Lastly, it was only right to include a dog that Lee and his partner Charles loved. It is their beloved dog Duke depicted on the dedication page.


Q: What do you see as the importance of the human-pet bond, and what do you hope kids take away from this book?


A: We are so incredibly fortunate to share our lives with pets. They love us unconditionally and give us comfort and loyal companionship.


But with that relationship comes a huge responsibility to not only care for them the best we can but also to respect their individual personalities and needs. A pet bird needs much different care than a pet dog or goldfish or gerbil.


When choosing to adopt a pet, we must consider our lifestyle and whether it is a good fit for an animal. And also consider their lifespans.


I have a parrot now, for example, that will live for about 35 years. I wasn’t in a position to give her the love and attention she needed when I was younger, because they are very social and need consistent care.


Only when I was old enough to have a lifestyle well suited for living with a parrot, working from home and no longer moving from place to place, and had learned parrot behavior well enough to be a good companion to her, could I contemplate adopting a bird that needs so much attention.


I hope kids will see from the poems how different each pet is, how special those bonds between human and animal can be, and how much we have to respect and care for the animals we bring into our lives. 


Q: What are you working on now?


A: I have a lot of projects in the works. I have a book titled Old Blue Is My Home about the time in my childhood when my family lived in an old blue van. This book is deeply personal, and I’m looking forward to sharing it with young readers. The illustrations also include dear Mo Mo and our dog Keyair.


I also have a whimsical fictional tale called Wake Up Moon coming out. It is set in a winter woodland and features a bear, a squirrel, a fox, and an owl. My grandmother used to take us for walks when the moon was full, and her love of the moon inspired this book. It’s kind of a thank you to her in the form of a story. But it’s a whimsical romp on a snowy moonlit night, kind of like my book Red Sled


And there is another fictional tale in the works about a unicorn and a girl set in a time long ago. It’s in the very early stages, so I’m having a ball creating the art and exploring how to create this fantastical setting loosely based on a historical place.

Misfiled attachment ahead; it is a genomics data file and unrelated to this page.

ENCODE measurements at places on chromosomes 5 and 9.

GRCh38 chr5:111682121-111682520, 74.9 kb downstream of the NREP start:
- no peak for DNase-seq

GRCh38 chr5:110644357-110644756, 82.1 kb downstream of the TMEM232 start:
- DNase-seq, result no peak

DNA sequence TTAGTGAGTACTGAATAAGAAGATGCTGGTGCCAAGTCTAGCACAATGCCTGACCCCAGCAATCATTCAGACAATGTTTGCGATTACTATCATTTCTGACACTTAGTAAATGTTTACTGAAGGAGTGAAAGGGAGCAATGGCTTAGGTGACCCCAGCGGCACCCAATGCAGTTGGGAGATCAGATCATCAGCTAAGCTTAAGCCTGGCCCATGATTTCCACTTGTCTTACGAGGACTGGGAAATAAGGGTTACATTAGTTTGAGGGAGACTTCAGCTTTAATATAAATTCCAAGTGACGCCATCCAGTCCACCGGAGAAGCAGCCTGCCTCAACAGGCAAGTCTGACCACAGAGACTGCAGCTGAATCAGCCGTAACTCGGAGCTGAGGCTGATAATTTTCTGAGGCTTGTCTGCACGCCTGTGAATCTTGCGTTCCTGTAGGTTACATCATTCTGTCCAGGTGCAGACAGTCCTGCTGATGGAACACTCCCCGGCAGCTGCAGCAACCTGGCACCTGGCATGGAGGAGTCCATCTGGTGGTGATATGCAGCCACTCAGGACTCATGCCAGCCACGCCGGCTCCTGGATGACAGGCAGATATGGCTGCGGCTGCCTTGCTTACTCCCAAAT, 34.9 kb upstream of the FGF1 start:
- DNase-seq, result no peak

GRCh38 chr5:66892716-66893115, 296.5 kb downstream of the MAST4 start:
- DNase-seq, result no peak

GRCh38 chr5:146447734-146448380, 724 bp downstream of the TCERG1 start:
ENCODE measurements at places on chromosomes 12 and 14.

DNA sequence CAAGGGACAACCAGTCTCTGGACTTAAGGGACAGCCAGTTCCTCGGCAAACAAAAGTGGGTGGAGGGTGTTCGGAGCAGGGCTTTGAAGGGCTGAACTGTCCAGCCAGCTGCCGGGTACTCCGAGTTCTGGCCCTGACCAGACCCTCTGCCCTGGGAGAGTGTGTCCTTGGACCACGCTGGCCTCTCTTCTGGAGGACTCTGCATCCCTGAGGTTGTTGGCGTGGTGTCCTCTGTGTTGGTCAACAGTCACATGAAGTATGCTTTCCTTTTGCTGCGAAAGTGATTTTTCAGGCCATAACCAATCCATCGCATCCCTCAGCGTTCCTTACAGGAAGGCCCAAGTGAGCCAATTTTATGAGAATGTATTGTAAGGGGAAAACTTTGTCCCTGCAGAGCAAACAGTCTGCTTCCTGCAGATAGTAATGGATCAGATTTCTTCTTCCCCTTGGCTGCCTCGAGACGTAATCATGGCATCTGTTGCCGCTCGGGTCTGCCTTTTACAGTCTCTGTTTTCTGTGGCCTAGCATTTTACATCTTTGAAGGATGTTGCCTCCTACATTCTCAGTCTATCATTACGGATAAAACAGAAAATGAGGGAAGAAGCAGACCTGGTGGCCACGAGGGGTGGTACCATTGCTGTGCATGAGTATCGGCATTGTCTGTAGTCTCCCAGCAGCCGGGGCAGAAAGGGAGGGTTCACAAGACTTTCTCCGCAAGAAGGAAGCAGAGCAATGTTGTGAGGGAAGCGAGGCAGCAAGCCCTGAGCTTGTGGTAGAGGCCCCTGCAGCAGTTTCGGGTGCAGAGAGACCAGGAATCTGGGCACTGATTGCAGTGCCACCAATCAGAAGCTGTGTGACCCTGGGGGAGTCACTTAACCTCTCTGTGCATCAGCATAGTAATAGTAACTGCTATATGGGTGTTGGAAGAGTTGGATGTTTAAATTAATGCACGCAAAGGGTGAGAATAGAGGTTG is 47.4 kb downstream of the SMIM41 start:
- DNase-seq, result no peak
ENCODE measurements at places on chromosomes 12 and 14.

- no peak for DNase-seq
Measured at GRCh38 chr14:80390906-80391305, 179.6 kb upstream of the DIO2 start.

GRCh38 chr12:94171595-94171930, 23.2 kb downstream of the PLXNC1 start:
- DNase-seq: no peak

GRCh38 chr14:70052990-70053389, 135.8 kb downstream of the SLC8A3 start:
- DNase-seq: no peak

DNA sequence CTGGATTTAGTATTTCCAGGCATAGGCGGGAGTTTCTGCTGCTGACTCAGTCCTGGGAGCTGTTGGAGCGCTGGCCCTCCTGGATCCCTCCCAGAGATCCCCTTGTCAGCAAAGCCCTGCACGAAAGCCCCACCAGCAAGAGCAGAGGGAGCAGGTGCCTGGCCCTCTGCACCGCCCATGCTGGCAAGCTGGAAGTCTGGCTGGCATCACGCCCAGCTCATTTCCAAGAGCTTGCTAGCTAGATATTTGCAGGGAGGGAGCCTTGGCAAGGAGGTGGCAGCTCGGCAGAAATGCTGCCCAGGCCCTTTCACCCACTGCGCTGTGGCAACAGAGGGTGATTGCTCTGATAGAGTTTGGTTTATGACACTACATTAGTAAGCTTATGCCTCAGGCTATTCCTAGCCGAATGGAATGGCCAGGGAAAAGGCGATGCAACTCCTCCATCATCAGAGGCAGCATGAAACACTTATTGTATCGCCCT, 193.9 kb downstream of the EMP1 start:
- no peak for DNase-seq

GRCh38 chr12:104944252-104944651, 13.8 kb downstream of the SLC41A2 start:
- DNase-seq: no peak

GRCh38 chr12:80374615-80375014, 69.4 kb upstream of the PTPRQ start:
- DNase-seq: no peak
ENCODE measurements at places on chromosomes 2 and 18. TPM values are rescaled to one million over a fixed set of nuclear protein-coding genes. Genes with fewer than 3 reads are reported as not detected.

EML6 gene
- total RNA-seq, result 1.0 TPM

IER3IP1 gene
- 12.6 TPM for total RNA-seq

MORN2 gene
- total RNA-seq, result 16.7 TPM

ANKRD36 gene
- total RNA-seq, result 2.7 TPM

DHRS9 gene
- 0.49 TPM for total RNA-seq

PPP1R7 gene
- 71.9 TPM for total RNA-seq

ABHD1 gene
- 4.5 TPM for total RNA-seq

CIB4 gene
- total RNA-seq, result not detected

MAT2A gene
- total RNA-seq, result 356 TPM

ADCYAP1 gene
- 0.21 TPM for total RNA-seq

Q: Anything else we should know?


A: I’ve spent my entire life loving, caring for, watching, and drawing animals.


As I mentioned, I was lucky that my grandparents were wildlife biologists and shared their home with countless kinds of birds and animals. It not only taught me much about how to care for them, but also to watch and learn their behavior. So much about my art now is based on my childhood experiences closely watching wildlife.


I never expected that I’d grow up to be an illustrator and writer. I studied geology and worked on paleontology digs when I was young, but my childhood summers were spent working with my grandparents out in the field, and that eventually led me to creating art.


We took copious notes about the things we saw, and I kept a nature journal filled with drawings of my observations. My art just naturally grew out of that.


I wrote as well as illustrated most of the books I’ve created, but each one started with drawings in a journal before I ever wrote a word.


I used to think I couldn’t write a book, because I am such a visual person. My memories are all held in visual images, and my thoughts come to me in pictures. But that is a form of storytelling in its own right, and drawing can be a wonderful foundation to creating a story.


Only long after I’ve drawn characters, settings, and developed a visual arc to a story, do the words begin to grow for me. Just thought I’d share that for anyone reading this who loves books as much as I do but comes at creating from the visual side. 


--Interview with Deborah Kalb